|Origin||Seaham, County Durham, UK|
|Instruments||Guitar, bouzouki, appalachian dulcimer, piano|
|Associated acts||Tom McConville, Stu Luckley|
Bob Fox is an English folk guitarist and singer, specialising in traditional and contemporary songs of the north-east of England and in particular, the coal mining communities thereof. He is noted for his collaborations with Tom McConville, Stu Luckley, and for solo performances since 1982.
Bob was born in 1953 in Seaham, County Durham, UK, After discovering he could sing while in school he taught himself guitar and started singing in folk clubs while at the same time training to be a teacher in Durham, where he qualified in 1975. He commenced his singing career as a resident at the "Davy Lamp" Folk Club in Washington, Tyne and Wear in approx. 1970 and in 1975, teamed up to form a professional duo with fellow north-eastern singer (and fiddle player) Tom McConville for 2 years (1975–77). After this he formed a duo with ex-Hedgehog Pie singer, guitarist and acoustic bass guitar player Stu Luckley which performed all over the United Kingdom and recorded two albums, the first of which "Nowt So Good'll Pass" was voted Folk Album of the Year by Melody Maker in 1978. Fox and Luckley became a popular attraction on the UK folk scene and supported Richard and Linda Thompson and Ralph McTell on major British tours. After ceasing the partnership with Luckley in 1982 to pursue individual projects, Bob has maintained a successful career as a solo folk performer for over 30 years. During the 1990s, together with Benny Graham he developed a multi-media show documenting the coal mining communities of Durham and Northumberland, which led to the CD "How Are You Off For Coals", featuring a selection of mining songs. In 2006 Bob, along with a range of other top UK folk artists, was involved in providing performances for the "2006 Radio Ballads" commissioned by BBC Radio, and in 2009 he performed in the part of "Songman" in the highly acclaimed West End production of War Horse which played in the West End for 18 months and was subsequently toured for another eighteen months around Britain, Ireland and South Africa. Scholar Anthony Ashbolt describes Fox as "possessing one of the best folk-singing voices in England and he evokes the world of the miners and, in general, the songs of the northeast, with power and clarity."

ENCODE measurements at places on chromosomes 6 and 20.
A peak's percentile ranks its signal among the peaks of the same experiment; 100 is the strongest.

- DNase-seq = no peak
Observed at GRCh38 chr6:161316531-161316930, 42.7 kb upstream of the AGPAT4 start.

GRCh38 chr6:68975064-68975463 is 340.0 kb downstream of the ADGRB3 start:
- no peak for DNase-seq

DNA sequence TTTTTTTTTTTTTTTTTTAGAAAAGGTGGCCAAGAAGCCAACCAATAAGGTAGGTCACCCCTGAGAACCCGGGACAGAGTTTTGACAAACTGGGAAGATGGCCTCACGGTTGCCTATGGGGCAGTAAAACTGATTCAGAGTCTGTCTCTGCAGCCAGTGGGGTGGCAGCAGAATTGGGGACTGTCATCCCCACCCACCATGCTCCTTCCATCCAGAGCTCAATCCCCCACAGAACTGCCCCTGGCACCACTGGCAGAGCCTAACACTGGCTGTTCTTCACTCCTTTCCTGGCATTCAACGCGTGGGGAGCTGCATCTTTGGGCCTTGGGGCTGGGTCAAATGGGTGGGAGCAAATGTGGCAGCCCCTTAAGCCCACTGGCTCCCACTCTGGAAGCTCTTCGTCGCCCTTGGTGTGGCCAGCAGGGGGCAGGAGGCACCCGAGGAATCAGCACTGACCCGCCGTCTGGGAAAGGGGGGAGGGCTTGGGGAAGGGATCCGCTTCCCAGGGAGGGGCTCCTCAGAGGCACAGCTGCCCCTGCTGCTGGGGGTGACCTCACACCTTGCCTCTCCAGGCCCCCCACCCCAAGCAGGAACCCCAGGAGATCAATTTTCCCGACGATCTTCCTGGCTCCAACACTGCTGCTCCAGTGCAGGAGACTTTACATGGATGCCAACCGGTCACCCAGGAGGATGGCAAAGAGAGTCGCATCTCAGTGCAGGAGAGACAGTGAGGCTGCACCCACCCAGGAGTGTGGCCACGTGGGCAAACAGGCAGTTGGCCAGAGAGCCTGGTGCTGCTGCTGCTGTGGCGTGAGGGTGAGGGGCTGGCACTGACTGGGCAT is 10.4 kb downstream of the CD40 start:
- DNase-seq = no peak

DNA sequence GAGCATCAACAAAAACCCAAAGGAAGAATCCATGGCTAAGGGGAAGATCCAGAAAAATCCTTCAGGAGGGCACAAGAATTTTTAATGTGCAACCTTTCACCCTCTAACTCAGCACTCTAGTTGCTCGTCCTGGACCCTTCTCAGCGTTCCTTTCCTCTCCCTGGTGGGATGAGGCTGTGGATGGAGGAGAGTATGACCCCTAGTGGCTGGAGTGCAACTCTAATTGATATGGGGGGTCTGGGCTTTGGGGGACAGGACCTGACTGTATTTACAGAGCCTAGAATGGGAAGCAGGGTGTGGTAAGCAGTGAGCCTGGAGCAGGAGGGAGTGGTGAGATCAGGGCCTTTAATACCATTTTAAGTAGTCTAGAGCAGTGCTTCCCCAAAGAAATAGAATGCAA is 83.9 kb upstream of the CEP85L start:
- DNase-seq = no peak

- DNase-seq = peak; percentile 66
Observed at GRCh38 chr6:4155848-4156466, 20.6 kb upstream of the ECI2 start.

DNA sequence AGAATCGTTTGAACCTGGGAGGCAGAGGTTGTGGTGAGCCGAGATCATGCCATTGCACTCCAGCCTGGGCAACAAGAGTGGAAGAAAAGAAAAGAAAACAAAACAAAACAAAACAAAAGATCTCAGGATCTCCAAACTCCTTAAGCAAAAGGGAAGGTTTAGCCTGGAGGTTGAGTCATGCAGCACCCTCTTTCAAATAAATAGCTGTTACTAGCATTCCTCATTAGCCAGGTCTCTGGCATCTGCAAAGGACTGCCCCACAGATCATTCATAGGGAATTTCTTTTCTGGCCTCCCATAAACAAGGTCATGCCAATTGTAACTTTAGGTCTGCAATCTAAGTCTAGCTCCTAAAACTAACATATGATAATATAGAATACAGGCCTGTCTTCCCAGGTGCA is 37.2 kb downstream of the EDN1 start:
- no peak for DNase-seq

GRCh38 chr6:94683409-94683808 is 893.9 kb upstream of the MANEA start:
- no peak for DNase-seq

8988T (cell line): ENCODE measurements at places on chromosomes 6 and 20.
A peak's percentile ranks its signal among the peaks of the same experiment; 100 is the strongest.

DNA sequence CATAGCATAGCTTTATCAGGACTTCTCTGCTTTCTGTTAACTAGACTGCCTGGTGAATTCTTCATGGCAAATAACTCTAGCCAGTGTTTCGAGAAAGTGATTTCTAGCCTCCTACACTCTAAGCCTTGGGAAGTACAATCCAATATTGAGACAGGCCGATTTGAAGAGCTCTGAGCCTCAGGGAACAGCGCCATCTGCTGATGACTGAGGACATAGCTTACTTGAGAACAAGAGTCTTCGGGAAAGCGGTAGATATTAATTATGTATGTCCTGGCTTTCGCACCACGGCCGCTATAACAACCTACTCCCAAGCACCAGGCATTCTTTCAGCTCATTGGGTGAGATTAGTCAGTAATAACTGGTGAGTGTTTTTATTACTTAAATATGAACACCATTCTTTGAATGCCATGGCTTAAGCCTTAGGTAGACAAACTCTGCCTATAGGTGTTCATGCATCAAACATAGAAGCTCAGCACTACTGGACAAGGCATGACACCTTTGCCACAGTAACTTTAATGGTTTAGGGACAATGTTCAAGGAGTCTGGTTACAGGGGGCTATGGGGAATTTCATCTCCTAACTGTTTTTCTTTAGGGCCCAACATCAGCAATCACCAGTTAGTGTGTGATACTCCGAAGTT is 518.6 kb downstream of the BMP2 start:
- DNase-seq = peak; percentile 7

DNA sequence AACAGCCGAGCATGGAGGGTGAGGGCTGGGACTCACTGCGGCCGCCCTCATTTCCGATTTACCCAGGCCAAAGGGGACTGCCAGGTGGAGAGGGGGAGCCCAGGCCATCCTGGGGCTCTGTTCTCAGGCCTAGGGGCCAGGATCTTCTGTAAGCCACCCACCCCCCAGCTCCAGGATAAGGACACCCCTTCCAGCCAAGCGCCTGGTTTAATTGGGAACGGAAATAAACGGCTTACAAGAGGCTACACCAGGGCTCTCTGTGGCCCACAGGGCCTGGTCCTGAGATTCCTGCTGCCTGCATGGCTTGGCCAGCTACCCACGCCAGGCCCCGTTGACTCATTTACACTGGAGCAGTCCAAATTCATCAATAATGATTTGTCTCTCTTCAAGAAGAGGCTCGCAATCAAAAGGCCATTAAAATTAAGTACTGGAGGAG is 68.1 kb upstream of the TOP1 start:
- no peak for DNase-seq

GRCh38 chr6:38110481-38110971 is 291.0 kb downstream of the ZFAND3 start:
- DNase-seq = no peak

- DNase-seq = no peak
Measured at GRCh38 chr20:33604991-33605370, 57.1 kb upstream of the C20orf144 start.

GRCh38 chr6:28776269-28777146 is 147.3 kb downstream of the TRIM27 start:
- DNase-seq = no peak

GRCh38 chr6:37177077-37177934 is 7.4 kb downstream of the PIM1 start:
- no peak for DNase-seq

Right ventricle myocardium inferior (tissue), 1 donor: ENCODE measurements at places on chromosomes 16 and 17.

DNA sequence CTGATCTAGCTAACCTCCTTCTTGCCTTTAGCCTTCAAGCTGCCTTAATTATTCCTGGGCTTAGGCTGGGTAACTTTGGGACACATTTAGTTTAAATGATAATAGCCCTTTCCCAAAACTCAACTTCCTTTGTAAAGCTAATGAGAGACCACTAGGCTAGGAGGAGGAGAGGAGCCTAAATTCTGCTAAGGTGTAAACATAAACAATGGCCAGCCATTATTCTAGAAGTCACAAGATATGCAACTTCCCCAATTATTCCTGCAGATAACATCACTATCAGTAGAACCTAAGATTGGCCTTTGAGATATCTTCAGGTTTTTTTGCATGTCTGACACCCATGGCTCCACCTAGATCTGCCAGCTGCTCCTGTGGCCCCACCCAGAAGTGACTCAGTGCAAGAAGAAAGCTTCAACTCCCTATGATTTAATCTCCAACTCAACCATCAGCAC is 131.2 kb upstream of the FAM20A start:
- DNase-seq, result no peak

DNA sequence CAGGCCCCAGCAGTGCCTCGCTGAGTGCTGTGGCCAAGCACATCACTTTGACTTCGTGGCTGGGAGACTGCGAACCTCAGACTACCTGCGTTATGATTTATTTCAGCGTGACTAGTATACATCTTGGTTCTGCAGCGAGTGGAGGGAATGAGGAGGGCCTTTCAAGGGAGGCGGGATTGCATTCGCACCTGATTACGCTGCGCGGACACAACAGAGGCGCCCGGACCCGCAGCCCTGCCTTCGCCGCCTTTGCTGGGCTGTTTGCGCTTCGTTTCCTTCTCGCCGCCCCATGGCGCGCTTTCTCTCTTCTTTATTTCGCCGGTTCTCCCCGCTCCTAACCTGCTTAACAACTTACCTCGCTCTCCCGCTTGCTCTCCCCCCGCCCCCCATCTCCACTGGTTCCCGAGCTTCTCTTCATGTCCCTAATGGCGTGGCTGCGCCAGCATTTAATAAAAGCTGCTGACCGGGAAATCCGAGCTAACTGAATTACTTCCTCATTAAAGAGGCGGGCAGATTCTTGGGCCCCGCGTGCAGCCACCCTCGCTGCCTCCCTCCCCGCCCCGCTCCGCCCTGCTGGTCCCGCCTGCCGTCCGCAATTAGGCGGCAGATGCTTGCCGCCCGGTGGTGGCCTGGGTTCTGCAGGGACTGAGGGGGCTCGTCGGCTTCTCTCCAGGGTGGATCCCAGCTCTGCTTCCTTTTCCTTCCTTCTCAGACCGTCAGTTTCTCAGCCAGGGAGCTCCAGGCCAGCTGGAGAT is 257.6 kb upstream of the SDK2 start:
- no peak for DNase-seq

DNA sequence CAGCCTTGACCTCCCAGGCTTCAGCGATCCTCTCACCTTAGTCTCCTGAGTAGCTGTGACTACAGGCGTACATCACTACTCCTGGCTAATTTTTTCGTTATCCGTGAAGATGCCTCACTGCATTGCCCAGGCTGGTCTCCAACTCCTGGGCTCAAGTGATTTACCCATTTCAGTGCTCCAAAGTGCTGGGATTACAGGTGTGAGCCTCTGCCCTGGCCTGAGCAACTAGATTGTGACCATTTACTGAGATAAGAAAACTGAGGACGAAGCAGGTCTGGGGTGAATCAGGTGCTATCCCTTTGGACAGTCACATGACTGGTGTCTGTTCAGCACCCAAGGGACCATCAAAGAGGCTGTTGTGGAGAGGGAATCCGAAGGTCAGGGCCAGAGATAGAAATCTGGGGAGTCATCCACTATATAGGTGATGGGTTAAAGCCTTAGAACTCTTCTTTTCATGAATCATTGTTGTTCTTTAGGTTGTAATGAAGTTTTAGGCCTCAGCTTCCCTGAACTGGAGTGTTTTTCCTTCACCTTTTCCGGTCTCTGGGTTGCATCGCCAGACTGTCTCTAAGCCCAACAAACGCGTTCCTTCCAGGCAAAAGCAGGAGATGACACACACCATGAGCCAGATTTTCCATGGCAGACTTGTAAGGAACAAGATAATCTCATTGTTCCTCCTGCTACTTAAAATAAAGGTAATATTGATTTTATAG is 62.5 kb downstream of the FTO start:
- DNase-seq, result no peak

Bob Fox and Stu Luckley
- Nowt So Good'll Pass Rubber RUB 028 1978 album details
- Wish We Never Had Parted Black Crow CRO 204 1982 album details
- Box Of Gold Fellside FECD124 1997 album details
- Thirty Years On Bob Fox Music BFMCD010 2008 album details
Bob Fox and Benny Graham
- How Are You Off For Coals? Fellside FECD111 1996 album details
- Dreams Never Leave You Woodworm WRCD035 2000 album details
- Borrowed Moments Topic TSCD544 2003 album details
- The Blast Topic TSCD555 2006 album details
- The Song Man Bob Fox Music BFMCD011 201?
The Hush (Jed Grimes, Garry Linsley, Graham Wood, Paul Smith and Neil Harland) with Bob Fox
- Dark to the Sky MWMCD SP54 2002 album details
Various Artists: The 2006 Radio Ballads
Bob Fox features on albums including The Song of Steel, The Enemy That Lives Within, The Horn of the Hunter, Swings and Roundabouts, Thirty Years of Conflict and The Ballad of the Big Ships, also on the compilation album The Songs of the Radio Ballads.
Billy Mitchell and Bob Fox
The Pitmen Poets (Benny Graham, Billy Mitchell, Bob Fox, Jez Lowe)
- The Pitmen Poets (label?) PPCD1 2015 album details
|Wikimedia Commons has media related to Bob Fox (musician).|
- Ashbolt, Anthony, 2005. When the boat comes in – an interview with Bob Fox. Illawarra Unity – Journal of the Illawarra Branch of the Australian Society for the Study of Labour History, 5(1), 30–39. http://ro.uow.edu.au/cgi/viewcontent.cgi?article=1003&context=unity